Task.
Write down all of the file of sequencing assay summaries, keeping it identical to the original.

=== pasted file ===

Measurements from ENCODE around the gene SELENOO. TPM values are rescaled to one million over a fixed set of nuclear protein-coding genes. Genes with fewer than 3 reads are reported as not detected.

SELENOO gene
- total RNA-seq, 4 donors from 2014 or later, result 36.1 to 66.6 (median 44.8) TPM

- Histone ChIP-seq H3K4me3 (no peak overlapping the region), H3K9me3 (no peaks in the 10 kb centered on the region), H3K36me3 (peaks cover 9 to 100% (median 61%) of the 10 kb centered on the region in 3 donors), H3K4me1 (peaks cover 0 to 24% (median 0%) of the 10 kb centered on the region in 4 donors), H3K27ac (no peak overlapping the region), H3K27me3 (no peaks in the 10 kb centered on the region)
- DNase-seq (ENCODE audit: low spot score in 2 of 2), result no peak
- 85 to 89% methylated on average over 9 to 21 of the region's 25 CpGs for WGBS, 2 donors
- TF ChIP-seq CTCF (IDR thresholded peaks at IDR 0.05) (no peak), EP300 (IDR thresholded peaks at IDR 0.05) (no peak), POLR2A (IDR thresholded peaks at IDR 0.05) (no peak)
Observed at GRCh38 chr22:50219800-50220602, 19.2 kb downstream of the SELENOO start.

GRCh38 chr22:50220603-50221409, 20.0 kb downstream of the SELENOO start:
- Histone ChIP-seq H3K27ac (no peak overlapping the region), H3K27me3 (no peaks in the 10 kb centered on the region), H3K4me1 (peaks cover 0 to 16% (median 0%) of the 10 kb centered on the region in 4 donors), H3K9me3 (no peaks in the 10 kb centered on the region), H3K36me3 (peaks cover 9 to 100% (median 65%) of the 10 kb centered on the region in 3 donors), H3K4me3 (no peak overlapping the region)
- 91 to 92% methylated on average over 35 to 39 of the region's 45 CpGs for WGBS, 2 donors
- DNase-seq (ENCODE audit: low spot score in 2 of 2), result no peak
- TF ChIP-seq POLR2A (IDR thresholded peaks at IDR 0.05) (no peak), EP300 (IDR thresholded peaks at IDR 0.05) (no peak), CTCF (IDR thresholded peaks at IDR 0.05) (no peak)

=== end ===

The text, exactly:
Measurements from ENCODE around the gene SELENOO. TPM values are rescaled to one million over a fixed set of nuclear protein-coding genes. Genes with fewer than 3 reads are reported as not detected.

SELENOO gene
- total RNA-seq, 4 donors from 2014 or later, result 36.1 to 66.6 (median 44.8) TPM

- Histone ChIP-seq H3K4me3 (no peak overlapping the region), H3K9me3 (no peaks in the 10 kb centered on the region), H3K36me3 (peaks cover 9 to 100% (median 61%) of the 10 kb centered on the region in 3 donors), H3K4me1 (peaks cover 0 to 24% (median 0%) of the 10 kb centered on the region in 4 donors), H3K27ac (no peak overlapping the region), H3K27me3 (no peaks in the 10 kb centered on the region)
- DNase-seq (ENCODE audit: low spot score in 2 of 2), result no peak
- 85 to 89% methylated on average over 9 to 21 of the region's 25 CpGs for WGBS, 2 donors
- TF ChIP-seq CTCF (IDR thresholded peaks at IDR 0.05) (no peak), EP300 (IDR thresholded peaks at IDR 0.05) (no peak), POLR2A (IDR thresholded peaks at IDR 0.05) (no peak)
Observed at GRCh38 chr22:50219800-50220602, 19.2 kb downstream of the SELENOO start.

GRCh38 chr22:50220603-50221409, 20.0 kb downstream of the SELENOO start:
- Histone ChIP-seq H3K27ac (no peak overlapping the region), H3K27me3 (no peaks in the 10 kb centered on the region), H3K4me1 (peaks cover 0 to 16% (median 0%) of the 10 kb centered on the region in 4 donors), H3K9me3 (no peaks in the 10 kb centered on the region), H3K36me3 (peaks cover 9 to 100% (median 65%) of the 10 kb centered on the region in 3 donors), H3K4me3 (no peak overlapping the region)
- 91 to 92% methylated on average over 35 to 39 of the region's 45 CpGs for WGBS, 2 donors
- DNase-seq (ENCODE audit: low spot score in 2 of 2), result no peak
- TF ChIP-seq POLR2A (IDR thresholded peaks at IDR 0.05) (no peak), EP300 (IDR thresholded peaks at IDR 0.05) (no peak), CTCF (IDR thresholded peaks at IDR 0.05) (no peak)